Photo courtesy District 214.
Photo courtesy District 214.

Sparks fly at D214’s annual Robot Rumble

May 14, 2022

This year’s District 214’s annual Robot Rumble was hosted at John Hersey High School. The competition of teams asked to bring their robots was composed of 38 teams from 13  schools: all of the D214 schools, D211 schools and additional invitees. During the Robot Rumble robots fight in a one-on-one fight until one can no longer function or until two minutes has elapsed. Then a panel of three judges determine the winner based on aggressiveness and damage inflicted on the robots. 

For the last two years, this event was hosted at Prospect. Last year, however, it took on an alternative form. Rather than a fight, it was a race in the PHS parking lot. The year prior was in the field house. 

PHS  brought three teams to the rumble this year, after months of designing, engineering and manufacturing the final product. One bot being a wedge bot and the another with a vertical spinner. 

Junior Shane Thomas has been a part of the Prospect robotics team all three years of his high school career, though he doesn’t really count last year because he was able to participate a lot due to COVID-19. 

This year, Thomas was on the team that made the wedge bot, which as Thomas explained is basically just a shell; it doesn’t have a weapon. The main purpose is to push the opponent around. 

The build season for Thomas was a little hectic and went off the plane a few times.

“We could have done things a little more efficiently … It was a little disorganized but we finished [the robot] at the last minute,” Thomas said.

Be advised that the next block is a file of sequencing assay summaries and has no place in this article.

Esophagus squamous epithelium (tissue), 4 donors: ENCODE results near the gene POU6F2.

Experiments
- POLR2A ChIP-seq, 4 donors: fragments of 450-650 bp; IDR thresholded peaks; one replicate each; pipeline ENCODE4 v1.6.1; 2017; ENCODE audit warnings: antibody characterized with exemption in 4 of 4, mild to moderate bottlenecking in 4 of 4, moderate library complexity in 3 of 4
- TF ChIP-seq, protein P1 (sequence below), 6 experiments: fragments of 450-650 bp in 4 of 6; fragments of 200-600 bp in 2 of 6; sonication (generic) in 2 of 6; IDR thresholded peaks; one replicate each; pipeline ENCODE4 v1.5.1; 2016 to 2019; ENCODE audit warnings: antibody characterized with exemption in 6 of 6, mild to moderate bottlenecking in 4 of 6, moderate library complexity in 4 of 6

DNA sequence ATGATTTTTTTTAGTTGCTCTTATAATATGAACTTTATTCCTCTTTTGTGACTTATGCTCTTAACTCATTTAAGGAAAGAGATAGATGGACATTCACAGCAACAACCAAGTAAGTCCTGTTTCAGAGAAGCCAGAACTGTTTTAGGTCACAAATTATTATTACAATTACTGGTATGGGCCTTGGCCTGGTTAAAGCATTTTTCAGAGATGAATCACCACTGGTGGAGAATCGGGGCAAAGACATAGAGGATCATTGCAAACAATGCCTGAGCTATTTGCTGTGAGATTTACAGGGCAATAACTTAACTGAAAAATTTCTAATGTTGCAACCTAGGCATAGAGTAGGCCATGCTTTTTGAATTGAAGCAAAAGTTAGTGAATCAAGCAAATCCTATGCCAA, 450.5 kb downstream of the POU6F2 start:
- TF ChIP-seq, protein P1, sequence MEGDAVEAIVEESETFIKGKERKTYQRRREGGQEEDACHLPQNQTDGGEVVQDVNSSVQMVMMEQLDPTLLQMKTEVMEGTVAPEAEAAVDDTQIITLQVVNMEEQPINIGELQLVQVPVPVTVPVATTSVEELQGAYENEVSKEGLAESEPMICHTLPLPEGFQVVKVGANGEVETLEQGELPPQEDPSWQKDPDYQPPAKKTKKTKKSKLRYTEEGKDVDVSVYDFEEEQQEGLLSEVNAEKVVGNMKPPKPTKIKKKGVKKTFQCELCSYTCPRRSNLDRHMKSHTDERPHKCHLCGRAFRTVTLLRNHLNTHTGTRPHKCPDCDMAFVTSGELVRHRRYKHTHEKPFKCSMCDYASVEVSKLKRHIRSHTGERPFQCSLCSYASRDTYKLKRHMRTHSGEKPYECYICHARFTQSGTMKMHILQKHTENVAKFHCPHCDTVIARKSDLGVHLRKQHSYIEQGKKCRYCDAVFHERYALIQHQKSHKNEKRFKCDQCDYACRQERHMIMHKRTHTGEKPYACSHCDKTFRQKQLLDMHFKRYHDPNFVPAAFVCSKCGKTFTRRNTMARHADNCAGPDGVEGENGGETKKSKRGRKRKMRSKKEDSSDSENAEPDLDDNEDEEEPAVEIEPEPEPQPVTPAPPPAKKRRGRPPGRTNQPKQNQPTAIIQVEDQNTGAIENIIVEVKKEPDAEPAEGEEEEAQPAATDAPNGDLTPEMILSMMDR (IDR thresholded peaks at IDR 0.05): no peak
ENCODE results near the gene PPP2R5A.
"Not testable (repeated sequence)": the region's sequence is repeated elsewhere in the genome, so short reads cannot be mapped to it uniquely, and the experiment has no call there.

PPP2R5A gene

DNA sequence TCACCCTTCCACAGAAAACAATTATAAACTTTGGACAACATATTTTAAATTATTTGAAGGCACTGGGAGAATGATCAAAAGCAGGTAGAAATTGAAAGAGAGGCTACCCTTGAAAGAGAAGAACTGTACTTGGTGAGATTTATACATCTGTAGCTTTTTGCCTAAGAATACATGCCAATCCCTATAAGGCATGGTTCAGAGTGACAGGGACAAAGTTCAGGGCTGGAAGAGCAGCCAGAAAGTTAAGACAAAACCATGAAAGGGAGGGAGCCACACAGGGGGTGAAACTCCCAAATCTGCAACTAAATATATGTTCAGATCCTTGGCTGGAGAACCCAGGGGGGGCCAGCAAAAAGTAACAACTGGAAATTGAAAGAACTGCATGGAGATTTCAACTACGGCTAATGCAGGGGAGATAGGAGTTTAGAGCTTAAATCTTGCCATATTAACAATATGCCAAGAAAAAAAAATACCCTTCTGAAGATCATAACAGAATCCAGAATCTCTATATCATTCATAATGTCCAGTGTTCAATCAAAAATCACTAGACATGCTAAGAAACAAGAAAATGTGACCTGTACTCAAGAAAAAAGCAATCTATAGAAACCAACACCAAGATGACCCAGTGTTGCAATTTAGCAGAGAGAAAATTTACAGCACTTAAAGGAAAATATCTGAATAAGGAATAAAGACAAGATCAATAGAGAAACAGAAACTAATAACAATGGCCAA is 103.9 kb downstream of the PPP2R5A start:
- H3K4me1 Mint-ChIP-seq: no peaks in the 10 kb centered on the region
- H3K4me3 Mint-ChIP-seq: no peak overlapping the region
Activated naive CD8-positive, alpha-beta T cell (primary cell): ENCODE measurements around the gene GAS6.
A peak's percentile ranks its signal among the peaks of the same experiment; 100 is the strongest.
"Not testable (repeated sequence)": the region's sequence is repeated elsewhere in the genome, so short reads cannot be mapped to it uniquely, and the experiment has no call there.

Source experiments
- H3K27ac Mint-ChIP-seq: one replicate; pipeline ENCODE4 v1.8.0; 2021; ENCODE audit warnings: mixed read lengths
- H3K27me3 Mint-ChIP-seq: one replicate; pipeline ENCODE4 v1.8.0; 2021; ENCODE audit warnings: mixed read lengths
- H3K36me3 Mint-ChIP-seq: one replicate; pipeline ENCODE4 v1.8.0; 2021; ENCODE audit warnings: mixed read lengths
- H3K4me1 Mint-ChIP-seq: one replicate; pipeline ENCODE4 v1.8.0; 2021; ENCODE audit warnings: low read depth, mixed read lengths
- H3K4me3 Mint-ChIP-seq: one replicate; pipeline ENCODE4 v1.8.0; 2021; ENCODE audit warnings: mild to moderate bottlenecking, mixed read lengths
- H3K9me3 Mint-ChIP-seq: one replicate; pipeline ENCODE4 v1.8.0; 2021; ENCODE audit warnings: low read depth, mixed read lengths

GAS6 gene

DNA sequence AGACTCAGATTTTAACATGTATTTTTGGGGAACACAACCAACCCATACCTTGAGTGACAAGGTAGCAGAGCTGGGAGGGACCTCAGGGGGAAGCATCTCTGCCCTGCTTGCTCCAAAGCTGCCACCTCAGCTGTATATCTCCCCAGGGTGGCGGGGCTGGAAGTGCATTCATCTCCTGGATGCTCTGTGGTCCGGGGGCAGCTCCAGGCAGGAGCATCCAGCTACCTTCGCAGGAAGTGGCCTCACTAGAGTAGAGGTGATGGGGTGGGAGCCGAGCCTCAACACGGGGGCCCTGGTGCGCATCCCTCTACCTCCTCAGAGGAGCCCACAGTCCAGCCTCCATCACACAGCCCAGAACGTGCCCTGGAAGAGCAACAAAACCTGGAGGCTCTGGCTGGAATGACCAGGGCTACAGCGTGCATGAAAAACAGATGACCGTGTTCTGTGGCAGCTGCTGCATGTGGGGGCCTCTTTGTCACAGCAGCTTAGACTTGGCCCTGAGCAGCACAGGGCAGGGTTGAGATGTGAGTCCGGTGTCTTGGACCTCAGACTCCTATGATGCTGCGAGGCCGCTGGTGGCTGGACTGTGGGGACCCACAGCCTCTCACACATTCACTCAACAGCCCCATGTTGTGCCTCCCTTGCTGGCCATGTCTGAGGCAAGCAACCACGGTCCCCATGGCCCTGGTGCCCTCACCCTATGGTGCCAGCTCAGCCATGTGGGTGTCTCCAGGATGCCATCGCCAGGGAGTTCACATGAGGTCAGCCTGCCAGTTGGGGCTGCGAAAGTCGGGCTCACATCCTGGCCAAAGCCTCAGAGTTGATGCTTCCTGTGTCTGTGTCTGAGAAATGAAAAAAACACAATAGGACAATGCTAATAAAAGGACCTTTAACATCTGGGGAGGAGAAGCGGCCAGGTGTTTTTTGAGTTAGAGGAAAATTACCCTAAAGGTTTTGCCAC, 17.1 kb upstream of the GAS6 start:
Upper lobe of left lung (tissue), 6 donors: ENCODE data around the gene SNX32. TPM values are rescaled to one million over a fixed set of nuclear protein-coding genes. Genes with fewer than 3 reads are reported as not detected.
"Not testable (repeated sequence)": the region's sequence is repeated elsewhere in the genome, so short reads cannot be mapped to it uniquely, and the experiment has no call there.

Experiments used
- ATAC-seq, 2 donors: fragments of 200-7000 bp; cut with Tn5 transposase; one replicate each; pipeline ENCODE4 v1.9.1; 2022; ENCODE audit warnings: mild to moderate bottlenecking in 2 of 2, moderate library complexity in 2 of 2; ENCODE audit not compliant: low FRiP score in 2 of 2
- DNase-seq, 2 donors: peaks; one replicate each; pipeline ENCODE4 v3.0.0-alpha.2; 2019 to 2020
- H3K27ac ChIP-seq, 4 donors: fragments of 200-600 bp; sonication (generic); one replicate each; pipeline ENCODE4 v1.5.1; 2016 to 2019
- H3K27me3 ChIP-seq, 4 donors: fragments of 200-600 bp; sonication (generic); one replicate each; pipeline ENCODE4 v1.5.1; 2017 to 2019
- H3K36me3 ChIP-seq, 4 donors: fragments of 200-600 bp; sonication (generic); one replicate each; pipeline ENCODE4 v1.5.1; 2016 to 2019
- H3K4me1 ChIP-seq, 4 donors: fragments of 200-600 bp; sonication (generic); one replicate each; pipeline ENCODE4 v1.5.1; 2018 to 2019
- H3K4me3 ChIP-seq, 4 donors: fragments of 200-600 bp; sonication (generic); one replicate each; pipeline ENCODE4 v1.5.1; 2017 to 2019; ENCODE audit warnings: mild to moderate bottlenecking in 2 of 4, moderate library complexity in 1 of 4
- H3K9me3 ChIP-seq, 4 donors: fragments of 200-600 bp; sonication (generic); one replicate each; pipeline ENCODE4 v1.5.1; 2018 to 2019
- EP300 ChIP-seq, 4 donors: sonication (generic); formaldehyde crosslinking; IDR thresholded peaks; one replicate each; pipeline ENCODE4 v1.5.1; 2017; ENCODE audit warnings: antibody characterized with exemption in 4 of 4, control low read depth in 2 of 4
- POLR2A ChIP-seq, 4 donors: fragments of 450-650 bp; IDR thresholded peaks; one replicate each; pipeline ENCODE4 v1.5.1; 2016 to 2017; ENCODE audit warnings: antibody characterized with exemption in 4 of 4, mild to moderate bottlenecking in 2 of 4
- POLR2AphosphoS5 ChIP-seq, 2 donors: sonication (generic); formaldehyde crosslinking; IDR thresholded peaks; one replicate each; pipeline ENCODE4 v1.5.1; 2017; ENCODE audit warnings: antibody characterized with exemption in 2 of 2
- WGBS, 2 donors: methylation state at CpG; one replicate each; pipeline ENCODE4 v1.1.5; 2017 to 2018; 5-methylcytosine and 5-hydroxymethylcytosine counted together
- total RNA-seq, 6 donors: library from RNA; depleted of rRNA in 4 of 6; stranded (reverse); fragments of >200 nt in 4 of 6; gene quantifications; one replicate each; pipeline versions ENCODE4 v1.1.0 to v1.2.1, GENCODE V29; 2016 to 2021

Despite the designing and building setbacks, Thomas’s team did exceptionally well and got farther than the other PHS teams. The only mistake made was a battery wasn’t fully plugged and came undone during a match. 

“It was a mistake we made,” Thomas said. “We learned not to do that next time, but other than that did pretty good.”  

Thomas was the driver for his team and was at the forefront of the success of his team. Despite building delays, Thomas didn’t get a ton of driving practice, but he still felt he did a good job during the matches. 

“There actually was a match where I was able to drive another bot into these moving screws in the ring and knock their weapon completely off,” Thomas said with a smile. “So [I’m] pretty proud, if I do say so myself.” 

After not being able to really do any building for last year’s race robot, to be back in the pits and the arena for Thomas was exciting and a little nerve wracking from him to compete in a full out competition.  

“It was a little stressful … That amount of people that fits in the stands and stuff, but it was refreshing to actually be able to do robot cage combat,” Thomas said. 

Thomas is on the district robotics team as well but he enjoyed the fast pace of the robot rumble and loves the community that comes together throughout the competition. 

Thomas shared about helping another team with fixing their bot after a difficult match and loved how even though everyone was competing against one another, everyone came together to help out the other teams. 

Overall, Thomas was thrilled with how the competition went and is ready to be back again next year for another competition. Thomas can’t wait to be back and feel the excitement, joy and rush of the robot rumble. 

“[The competition is] adrenaline inducing in multiple ways, you’ve got the robots fighting, you’ve got stands of people but it feels good … It’s really uplifting inside … It just puts you in a good mood,” Thomas said.

 

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